Though I mustn’t forget those moments, where I have spoken up and voiced my thoughts. Written word has always been like a best friend to me, especially when trying to express more of the harder stuff. So this companion was a tremendous help in a couple of different situations this year. It gives me time and space to work out what I want to say, respecting other people’s thoughts as well as my own. Articulating myself in this way in occasions where saying what is true for me allows me to get around the instant thought of this is uncomfortable and work out ways to move through it. I’m not saying it’s easy. The delete key get its fair use. The flash of the cursor occupies the same space again and again. Every word seems to have this inability to convey my thoughts and when I do finally manage to put together some words, I am still hesitant. Here I must put a side this learnt behaviour of keeping quiet because how is anyone going to know how I feel if I do and I know that no one else can say how I feel or think but me. Now more them ever the word needs us to speak up.

I titled this post “Getting comfortable with being uncomfortable” and as I write, trying to get closer to my answer to this, I think about what is comfort to me-what do this look like? My immediate thoughts go to that feeling in the evening when I get into my PJs and taking of my make-up if I’ve worn any that day, having a cup of tea (preferably with cake), round people that makes me happy, our cat Queen T and her sensationally soft fur coat and her soothing purr, Robins, Mum’s apple crumble, my Sister and I belting out 90’s tunes (nostalgia central), with my bestie and playing googly eyes (don’t ask-for another time), writing this post (doing my prescribed exercises every few sentences), taking time off social media the last couple of weeks (I love connecting, listening to others and sharing my voice, but sometimes it’s just good to catch some distance), more tea (cake only required if it hasn’t been granted with the first mention of tea 😉 ), watching clouds form and reform in unique shapes as they pass in the deep blue sky, days when barriers towards disability aren’t existent (but this leads to a whole other topic), being by the sea, being in the mountains (please don’t ask me to pick between them). The list is endless.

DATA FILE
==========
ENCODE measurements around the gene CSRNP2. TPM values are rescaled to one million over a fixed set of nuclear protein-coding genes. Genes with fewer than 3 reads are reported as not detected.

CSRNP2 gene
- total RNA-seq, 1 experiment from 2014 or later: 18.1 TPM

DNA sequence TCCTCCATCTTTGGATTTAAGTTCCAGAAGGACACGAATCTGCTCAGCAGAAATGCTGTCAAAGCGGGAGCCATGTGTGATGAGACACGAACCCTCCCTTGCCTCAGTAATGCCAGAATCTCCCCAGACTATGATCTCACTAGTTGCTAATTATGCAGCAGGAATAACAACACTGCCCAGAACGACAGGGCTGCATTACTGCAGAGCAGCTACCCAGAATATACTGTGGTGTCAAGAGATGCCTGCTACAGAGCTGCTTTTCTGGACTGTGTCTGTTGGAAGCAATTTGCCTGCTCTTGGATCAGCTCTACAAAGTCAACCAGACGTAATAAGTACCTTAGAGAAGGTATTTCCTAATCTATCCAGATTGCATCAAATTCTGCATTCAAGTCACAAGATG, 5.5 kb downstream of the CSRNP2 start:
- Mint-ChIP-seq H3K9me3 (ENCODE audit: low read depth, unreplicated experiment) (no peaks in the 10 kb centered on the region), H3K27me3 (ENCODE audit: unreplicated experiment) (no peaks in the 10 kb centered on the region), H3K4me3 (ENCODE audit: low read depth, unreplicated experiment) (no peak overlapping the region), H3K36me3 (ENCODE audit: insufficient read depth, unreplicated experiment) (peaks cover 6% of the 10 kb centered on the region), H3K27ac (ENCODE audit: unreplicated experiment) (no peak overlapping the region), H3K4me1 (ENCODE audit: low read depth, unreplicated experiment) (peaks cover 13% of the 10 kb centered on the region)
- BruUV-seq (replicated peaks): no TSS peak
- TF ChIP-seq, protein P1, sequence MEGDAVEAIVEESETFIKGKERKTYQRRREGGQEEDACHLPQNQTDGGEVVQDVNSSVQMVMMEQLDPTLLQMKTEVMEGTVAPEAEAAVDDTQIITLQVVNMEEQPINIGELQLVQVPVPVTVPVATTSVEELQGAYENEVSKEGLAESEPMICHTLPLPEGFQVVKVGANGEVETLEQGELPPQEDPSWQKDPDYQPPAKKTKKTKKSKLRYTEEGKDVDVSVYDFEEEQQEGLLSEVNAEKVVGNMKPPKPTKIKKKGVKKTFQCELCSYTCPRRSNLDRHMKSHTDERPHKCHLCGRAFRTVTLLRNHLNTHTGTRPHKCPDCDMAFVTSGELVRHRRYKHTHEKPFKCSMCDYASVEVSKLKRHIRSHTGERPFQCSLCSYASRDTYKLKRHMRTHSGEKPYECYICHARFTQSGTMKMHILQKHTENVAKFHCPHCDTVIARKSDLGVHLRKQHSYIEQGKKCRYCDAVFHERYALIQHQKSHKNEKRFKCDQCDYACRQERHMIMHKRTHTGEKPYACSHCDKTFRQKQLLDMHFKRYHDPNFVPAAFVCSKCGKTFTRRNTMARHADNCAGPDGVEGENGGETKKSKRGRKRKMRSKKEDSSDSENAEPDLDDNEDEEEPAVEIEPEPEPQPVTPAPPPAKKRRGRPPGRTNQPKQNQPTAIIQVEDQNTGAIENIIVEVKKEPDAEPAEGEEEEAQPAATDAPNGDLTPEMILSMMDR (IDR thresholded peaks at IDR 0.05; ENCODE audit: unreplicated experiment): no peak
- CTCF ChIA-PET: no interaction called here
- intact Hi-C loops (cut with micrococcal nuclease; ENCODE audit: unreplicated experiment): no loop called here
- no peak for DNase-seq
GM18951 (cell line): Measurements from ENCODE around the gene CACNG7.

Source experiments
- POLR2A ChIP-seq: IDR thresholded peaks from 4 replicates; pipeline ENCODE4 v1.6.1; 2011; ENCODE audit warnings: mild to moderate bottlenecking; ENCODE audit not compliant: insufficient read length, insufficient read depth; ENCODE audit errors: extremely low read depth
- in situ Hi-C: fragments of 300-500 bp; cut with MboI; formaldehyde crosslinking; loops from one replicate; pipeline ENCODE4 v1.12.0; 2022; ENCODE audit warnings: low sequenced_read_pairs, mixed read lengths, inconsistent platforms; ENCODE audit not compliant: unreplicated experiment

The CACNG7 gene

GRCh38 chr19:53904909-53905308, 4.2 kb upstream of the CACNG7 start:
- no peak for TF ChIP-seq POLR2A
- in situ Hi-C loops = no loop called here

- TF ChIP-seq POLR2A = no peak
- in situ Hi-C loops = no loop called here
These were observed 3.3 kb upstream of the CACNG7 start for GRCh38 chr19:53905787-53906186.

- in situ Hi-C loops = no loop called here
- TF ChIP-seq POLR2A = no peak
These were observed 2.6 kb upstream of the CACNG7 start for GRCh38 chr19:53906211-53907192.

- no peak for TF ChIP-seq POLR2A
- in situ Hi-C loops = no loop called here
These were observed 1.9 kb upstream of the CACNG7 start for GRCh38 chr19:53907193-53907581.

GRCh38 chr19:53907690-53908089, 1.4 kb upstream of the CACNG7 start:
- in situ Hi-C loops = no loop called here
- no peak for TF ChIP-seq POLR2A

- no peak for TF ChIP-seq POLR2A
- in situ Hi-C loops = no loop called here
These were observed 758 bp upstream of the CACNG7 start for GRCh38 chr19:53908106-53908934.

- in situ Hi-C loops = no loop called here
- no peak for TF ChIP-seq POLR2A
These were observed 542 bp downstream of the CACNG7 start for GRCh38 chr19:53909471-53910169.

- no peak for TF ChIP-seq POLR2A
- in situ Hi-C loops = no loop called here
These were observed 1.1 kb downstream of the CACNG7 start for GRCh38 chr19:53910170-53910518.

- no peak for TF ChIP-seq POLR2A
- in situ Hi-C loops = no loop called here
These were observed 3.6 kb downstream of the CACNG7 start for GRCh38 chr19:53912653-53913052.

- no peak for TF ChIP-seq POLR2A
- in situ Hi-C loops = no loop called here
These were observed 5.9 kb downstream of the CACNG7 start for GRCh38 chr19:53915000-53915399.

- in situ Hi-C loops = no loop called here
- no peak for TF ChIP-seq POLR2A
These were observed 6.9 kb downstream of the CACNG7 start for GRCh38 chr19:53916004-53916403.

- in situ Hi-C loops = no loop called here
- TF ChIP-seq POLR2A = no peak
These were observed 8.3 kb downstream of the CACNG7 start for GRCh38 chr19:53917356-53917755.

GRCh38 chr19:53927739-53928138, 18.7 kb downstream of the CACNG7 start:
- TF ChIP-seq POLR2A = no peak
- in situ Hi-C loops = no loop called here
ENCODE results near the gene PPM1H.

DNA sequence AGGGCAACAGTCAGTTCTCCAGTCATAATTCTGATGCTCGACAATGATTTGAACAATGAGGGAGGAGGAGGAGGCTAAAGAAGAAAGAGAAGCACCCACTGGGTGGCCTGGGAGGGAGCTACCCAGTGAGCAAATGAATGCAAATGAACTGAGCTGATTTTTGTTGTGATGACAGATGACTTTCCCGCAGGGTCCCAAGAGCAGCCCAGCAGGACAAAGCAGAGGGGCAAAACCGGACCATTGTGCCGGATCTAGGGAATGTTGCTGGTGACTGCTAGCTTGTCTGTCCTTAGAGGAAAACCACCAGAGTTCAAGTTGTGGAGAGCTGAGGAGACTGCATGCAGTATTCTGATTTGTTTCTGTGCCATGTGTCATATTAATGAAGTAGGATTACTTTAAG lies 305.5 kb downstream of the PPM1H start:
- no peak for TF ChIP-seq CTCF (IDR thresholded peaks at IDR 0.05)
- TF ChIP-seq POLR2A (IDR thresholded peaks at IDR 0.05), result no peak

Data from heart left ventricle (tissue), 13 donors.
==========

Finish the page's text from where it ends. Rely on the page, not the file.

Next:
All these things that I listed are things that are filled (mostly) with peaceful moments both externally, with little to no sound, and internally, really feeling held and experiencing a sense of weightlessness and captures my introverted heart somewhat. I guess my comfort is synonyms with the feeling safety and without worry and so I think sometimes when voicing those things that are perhaps hard to say causes my insides to do a summersault, bringing with this a feeling of ambivalence. It seems to me that sometimes remedies for emotional unease are more difficult to locate than for a physical ailment. For example, the warmth of a shower or lathering on Deep Heat as I’ve been doing for muscle soreness lately is almost instantaneous, if only a while, but there is no quick, easy or painless aid, if you like, for things that play on your emotional strings. It requires you to go against your automatic response of shutting down.

I’m not sure if I will ever be completely comfortable with speaking my truths, especially when it requires all of my might. I’m not if I can even completely own some of them.  I don’t think I’m alone I in this. Maybe learning to be comfortable in discomfort isn’t the goal. Maybe we just need to get through these times…though we might not feel a total breeziness when speaking about the tricky things, it’s important that we do. Perhaps in time it will then get easier through move through discomfort, the more we do this. I think this thought could be a comfort in itself.

I hope some of my thoughts that I’ve shared have resonated with you and have helped in some way. I also hope that these writing have alleviated, somewhat, the urgency and view that you need to get comfortable with being uncomfortable-if you can’t get on board with this. Just do what you can, that more than enough

All my love XX

Leave a Reply

Your email address will not be published. Required fields are marked *